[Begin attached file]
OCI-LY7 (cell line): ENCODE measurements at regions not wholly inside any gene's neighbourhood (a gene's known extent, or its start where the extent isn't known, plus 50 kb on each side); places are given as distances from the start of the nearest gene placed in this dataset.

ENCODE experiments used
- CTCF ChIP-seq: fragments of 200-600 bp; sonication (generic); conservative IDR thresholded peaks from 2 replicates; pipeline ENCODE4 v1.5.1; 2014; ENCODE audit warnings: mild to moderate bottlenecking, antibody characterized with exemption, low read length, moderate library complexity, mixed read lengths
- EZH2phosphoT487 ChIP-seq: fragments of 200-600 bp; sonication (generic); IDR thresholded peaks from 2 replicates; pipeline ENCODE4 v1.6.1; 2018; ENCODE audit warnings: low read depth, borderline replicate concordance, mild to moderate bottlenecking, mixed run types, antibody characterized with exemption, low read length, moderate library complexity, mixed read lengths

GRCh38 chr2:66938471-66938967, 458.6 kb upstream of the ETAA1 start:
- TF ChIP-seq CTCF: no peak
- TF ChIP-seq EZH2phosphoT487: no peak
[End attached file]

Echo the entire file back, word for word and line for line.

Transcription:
OCI-LY7 (cell line): ENCODE measurements at regions not wholly inside any gene's neighbourhood (a gene's known extent, or its start where the extent isn't known, plus 50 kb on each side); places are given as distances from the start of the nearest gene placed in this dataset.

ENCODE experiments used
- CTCF ChIP-seq: fragments of 200-600 bp; sonication (generic); conservative IDR thresholded peaks from 2 replicates; pipeline ENCODE4 v1.5.1; 2014; ENCODE audit warnings: mild to moderate bottlenecking, antibody characterized with exemption, low read length, moderate library complexity, mixed read lengths
- EZH2phosphoT487 ChIP-seq: fragments of 200-600 bp; sonication (generic); IDR thresholded peaks from 2 replicates; pipeline ENCODE4 v1.6.1; 2018; ENCODE audit warnings: low read depth, borderline replicate concordance, mild to moderate bottlenecking, mixed run types, antibody characterized with exemption, low read length, moderate library complexity, mixed read lengths

GRCh38 chr2:66938471-66938967, 458.6 kb upstream of the ETAA1 start:
- TF ChIP-seq CTCF: no peak
- TF ChIP-seq EZH2phosphoT487: no peak